• If you are citizen of an European Union member nation, you may not use this service unless you are at least 16 years old.

  • Whenever you search in PBworks or on the Web, Dokkio Sidebar (from the makers of PBworks) will run the same search in your Drive, Dropbox, OneDrive, Gmail, Slack, and browsed web pages. Now you can find what you're looking for wherever it lives. Try Dokkio Sidebar for free.



Page history last edited by PBworks 17 years, 1 month ago

Much in Little on Goose and Nameless Creeks ~ By Jack Higgs


Image copyright Fred First “Where does this road go” asks the title of the introduction to Slow Road Home. It is also, of course, the legendary question often asked of country people by lost travelers from urban centers. The favorite reply by bemused farmers over the years is probably this: “Well no matter where you’re headed you can’t get there from here.” Fred First, posing this question in this utterly remarkable book of travel, offers a different response. “It goes nowhere and everywhere.” Traveling of some sort seems essential to cultivating a sense of place. Fred First has traveled a lot along the banks of Nameless and Goose Creeks on his farm in Floyd County, Virginia, taking note of the endless miracles in the natural world.


From the beginning, the move by Fred and wife Ann from Birmingham, Alabama to the Ridges of Appalachia is a journey of pilgrims seeking knowledge and meaning rather than a mission of true believers of one kind or another who already have all the answers. With open minds and hearts, before the immensity of nature and a willingness to change, what they learn and experience in life close to and directly off of the earth constitutes nothing less than a book of wonders. It is a picture of the natural world that is not only stranger than we think but stranger than we can imagine.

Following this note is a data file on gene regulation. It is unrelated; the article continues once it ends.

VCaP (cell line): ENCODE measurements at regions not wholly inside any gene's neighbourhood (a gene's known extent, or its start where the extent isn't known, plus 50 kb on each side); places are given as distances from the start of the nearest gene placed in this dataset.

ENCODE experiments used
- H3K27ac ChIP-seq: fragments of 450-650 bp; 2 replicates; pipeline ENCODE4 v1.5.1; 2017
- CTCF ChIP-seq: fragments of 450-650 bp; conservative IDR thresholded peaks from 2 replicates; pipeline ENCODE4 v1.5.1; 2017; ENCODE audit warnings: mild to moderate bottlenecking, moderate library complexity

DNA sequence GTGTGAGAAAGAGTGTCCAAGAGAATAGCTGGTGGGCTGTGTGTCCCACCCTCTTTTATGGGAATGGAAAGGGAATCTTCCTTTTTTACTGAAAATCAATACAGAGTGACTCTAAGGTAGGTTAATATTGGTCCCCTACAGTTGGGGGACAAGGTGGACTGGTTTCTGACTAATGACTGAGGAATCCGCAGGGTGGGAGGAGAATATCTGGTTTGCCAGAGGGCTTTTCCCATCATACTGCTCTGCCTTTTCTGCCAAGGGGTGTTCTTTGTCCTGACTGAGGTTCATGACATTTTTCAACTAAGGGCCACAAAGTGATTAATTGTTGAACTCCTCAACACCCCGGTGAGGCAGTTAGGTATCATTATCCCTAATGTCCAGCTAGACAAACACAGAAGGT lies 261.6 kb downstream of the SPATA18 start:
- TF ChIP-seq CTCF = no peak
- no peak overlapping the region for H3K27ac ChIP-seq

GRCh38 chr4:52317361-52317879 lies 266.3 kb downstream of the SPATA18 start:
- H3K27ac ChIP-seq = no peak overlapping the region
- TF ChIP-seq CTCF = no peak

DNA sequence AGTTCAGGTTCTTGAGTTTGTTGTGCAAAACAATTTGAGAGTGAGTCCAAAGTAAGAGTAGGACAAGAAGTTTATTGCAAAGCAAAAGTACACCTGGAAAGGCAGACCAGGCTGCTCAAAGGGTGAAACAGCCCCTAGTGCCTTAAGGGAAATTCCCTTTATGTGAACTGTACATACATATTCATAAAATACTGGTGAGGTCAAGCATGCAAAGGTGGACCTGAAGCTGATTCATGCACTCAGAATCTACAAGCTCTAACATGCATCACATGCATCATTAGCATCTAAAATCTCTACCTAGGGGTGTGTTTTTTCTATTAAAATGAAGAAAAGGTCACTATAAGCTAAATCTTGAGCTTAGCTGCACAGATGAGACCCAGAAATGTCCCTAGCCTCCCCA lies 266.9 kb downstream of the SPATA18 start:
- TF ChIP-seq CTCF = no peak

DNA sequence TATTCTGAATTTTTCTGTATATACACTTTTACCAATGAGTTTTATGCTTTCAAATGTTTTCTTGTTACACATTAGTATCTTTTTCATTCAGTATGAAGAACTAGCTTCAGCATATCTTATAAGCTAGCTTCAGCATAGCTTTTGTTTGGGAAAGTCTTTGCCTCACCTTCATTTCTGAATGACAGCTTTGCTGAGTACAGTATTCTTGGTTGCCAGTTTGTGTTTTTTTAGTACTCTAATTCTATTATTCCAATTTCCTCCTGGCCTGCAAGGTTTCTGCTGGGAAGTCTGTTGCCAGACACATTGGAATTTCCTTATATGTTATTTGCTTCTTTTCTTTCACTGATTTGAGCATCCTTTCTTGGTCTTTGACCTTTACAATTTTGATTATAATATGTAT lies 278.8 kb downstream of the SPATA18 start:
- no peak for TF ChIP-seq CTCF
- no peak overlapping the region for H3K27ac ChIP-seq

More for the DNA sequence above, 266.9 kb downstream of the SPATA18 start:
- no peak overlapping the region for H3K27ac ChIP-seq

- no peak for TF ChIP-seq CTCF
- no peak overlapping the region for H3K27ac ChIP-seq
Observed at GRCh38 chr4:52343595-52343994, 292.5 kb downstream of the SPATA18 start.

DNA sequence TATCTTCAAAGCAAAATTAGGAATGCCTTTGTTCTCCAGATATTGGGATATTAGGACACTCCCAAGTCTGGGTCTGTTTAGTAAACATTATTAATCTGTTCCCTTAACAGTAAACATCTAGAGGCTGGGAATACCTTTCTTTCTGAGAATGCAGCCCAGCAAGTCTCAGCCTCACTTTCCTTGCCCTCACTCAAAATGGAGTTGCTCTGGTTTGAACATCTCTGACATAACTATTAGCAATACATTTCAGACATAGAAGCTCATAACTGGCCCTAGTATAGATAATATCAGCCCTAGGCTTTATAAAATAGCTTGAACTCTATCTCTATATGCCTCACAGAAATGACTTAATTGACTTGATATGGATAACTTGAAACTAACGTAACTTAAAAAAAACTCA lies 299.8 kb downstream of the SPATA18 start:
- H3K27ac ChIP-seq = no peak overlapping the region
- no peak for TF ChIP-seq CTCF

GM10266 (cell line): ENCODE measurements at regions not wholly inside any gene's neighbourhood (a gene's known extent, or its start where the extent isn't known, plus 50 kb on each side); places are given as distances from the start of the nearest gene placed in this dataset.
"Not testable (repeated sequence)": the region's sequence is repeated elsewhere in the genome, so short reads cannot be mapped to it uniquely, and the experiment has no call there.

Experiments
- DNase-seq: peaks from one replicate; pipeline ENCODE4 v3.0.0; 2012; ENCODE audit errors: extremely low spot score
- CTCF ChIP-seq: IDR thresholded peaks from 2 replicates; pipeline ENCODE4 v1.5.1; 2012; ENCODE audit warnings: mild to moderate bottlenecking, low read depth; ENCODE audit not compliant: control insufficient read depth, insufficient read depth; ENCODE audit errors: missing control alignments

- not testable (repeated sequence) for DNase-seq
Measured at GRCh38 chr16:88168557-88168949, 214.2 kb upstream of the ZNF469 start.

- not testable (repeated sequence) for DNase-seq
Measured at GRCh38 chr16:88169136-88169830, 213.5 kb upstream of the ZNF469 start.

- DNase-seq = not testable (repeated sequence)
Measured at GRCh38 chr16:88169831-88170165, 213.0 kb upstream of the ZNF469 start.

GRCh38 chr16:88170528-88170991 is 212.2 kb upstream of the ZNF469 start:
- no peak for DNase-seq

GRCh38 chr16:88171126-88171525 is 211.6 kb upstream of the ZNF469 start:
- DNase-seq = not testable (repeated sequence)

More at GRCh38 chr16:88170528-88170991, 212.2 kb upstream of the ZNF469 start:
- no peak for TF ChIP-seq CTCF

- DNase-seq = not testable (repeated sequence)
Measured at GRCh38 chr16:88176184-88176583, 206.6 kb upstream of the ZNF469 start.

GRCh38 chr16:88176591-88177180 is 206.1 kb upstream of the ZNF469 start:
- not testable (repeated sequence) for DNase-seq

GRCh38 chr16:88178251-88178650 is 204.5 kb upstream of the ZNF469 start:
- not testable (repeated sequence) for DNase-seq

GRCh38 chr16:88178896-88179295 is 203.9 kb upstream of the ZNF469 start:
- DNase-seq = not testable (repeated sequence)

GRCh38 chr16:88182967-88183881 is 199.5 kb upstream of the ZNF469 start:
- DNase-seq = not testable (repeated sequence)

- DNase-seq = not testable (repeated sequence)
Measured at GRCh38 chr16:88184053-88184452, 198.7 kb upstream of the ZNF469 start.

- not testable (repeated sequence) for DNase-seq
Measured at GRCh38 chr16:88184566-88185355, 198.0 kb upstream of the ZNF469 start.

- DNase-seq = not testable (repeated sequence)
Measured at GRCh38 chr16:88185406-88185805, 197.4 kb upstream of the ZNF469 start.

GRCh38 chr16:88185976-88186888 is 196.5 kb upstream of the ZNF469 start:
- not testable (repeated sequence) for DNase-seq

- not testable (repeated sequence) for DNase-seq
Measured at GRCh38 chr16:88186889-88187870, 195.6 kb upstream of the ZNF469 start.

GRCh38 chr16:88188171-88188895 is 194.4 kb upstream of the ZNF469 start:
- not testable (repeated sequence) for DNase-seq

The purpose of all art is to make us see, but Fred does more than that: he also makes us listen and hear, scent and smell, touch and feel, and taste while eating. Here is more proof, if any were ever needed, that all good writing begins with the senses before exciting feelings of awe, mystery and reverence of powers unspeakable all around us.


Much in little: this is modus operandi of Fred First. Like Emily Dickinson, he notices “smallest things,” things overlooked before, finds them italicized as it were, and makes them part of his memory, his diary, and now this book, vibrant with the rich sense of living things on the pages within it. Everything he sees is connected, barely visible and maybe even invisible, but clearly a part of the web of being running trough space and time.


Tens of millions of years ago, according to Nigel Calder in Restless Earth, dinosaurs walked from Poland to Alabama by way of Ireland and New York. In Slow Road Home: a blue ridge book of days, Fred First reverses part of that journey, heading north from Birmingham and stopping in Floyd County, discovering the composition of organic life, the rhythms of seasons, and a kinship with everything that is, has been, or will be. I have never read a book quite like it. In River of Earth by James Still the mountain preacher opens the Bible and places his finger at random upon the pages, locating a passage which says that the hills of ancient days go hopping and a skipping like sheep. If one were to place a finger in Slow Road Home, it would more than likely land on a memorable metaphor linking in mystery and awe the visible world to the great spirit that animates it.

Robert "Jack" Higgs, Professor Emeritus, East Tennessee State University, editor of Appalachia Inside Out, Volumes I and II

Comments (0)

You don't have permission to comment on this page.